The oldest known, living wild bird in the world is a Laysan albatross, at 64 years of age. She showed up recently at Midway Atoll National Wildlife Refuge, just in time for the breeding season. There are more photos here, if your voyeuristic nature is piqued, of what happens when she and her mate see each other again after months apart. (Hint: it’s not unlike that of lovers of another species, meaning ours;-)
I often wonder how she’s done it. How she’s evaded swallowing a toothbrush, mistaking it for a bit of floating squid, and it puncturing a lung or intestine or stomach. How she’s managed to steer clear of the tantalizing baited hooks zooming off the backs of long line commercial fishing boats. How no shark has munched on her while she was enjoying a rest on the surface of the sea.
“You can’t reach old age by another man’s road,” said the man we know as Mark Twain. Today is the 180th birthday of Samuel Clemens, as he was christened. “My habits protect my life but they would assassinate you.”
I suppose the 64-year-old Laysan albatross could say the same thing. Clearly, she’s a tough, old bird.
And, now, that I’ve thrown two of my obsessions into the same blog post—Laysan albatross and Mark Twain—I might as well compare them to each other. Or, at least, the man to the bird.
If you pardon me the latitude, Mark Twain resembled an albatross a bit. During his later days, he had a head of white hair that I’ve read he preened with great care. He possessed a nose that would make an albatross proud. And, then, there was his well-known walk.
Nearly 150 years ago, in Hawai‘i, nearly everyone the young Mark Twain ran into commented on his gait. They said he walked like he was drunk. Even upon rising from bed in the morning—or afternoon as was more his style.
But Twain later proclaimed he only got “tight” twice while “ransacking” the Hawaiian Islands. So, he wasn’t always drunk. He just walked like it. Naturally.
And, then, there are albatross. They are built for the air. With their bundle of soft feathers; six-and-a-half-foot, slender wings; and legs situated far back on the undersides of their bodies, they are the “grandest living flying machine on Earth,” according to ocean conservationist Carl Safina. And he should know. He wrote the biography of albatrosses.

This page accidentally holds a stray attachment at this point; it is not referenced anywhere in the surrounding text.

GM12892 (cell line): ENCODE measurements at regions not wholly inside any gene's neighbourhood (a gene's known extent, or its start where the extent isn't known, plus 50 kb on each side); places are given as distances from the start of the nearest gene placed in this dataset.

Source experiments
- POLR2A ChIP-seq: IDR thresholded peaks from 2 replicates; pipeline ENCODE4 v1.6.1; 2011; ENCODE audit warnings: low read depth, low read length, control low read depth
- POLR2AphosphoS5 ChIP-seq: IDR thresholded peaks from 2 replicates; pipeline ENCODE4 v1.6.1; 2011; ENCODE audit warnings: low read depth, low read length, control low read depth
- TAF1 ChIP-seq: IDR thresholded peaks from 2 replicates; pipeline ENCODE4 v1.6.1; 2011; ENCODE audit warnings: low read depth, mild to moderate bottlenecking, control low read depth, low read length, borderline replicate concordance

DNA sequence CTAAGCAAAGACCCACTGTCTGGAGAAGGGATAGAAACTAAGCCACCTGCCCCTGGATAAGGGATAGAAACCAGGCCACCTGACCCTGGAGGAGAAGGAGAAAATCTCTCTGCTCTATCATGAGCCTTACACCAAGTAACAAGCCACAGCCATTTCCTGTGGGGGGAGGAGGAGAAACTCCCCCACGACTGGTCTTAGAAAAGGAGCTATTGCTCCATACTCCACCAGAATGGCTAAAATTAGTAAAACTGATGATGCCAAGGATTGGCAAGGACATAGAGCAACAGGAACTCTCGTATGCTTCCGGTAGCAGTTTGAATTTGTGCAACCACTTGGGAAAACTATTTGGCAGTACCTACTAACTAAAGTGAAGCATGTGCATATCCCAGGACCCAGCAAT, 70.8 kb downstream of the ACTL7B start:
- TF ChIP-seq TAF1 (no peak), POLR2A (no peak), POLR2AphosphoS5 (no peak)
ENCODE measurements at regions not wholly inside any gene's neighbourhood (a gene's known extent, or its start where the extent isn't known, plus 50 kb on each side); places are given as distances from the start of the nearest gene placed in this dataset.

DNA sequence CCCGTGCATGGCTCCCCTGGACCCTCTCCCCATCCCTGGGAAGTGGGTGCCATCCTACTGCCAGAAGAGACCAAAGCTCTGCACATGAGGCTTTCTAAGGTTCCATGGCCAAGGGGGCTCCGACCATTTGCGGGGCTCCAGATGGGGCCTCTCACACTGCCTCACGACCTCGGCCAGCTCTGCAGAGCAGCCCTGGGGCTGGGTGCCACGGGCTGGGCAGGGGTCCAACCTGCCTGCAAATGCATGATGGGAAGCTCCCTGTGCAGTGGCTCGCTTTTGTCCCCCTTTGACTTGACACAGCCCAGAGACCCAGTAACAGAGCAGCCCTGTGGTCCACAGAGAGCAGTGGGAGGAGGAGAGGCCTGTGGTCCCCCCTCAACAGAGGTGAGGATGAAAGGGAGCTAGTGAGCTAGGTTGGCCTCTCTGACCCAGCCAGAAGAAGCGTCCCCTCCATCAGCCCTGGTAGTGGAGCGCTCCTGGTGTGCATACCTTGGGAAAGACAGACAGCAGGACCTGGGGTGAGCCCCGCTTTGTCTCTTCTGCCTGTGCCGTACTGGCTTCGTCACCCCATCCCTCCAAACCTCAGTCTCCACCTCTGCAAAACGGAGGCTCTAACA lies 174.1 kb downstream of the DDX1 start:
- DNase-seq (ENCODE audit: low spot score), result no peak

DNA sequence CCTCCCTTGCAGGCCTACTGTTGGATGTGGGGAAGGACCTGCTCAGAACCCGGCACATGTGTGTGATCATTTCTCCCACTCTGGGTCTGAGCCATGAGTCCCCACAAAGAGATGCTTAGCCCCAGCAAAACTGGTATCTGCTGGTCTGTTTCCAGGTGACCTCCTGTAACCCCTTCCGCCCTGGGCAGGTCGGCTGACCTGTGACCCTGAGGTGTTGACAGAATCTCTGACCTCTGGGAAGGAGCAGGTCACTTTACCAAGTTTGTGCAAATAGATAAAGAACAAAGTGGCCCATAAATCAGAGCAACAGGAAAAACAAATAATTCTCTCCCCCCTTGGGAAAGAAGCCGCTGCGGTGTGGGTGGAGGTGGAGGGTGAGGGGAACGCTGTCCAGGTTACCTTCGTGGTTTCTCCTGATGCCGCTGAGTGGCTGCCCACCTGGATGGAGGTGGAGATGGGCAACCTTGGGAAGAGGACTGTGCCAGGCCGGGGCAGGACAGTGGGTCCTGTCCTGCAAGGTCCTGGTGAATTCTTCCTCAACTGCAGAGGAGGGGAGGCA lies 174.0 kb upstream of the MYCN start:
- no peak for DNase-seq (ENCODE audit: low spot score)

As graceful as prima ballerina Anna Pavlova in the air, albatross are more awkward on the ground. Some compare their walk to that of Charlie Chaplin, but I’m lobbying for Mark Twain. I suppose, for that to be completely accurate, albatross would have to start smoking cigars.
The next likely beat in this essay might be to call Mark Twain my albatross. And it’s true that a project around which Mark Twain centers has followed me around for a few years. But it’s no heavy burden around my neck as many people associate with the bird species due to the 1798 poem, The Rime of the Ancient Mariner. In that situation, it was the action of a lone sailor not the bird itself that was considered bad.
The only appropriate metaphor for an albatross is wind. And for sailors, there’s nothing like a good wind to fill their sails and fly across the sea, exactly what I hope my writing projects gather—wind and movement—this coming year. Because there is nothing more fun for a writer than when the words soar from her fingertips. Except, perhaps, skimming waves and trailing a wingtip across the water like an albatross.
Happy 180th birthday, you old geezer.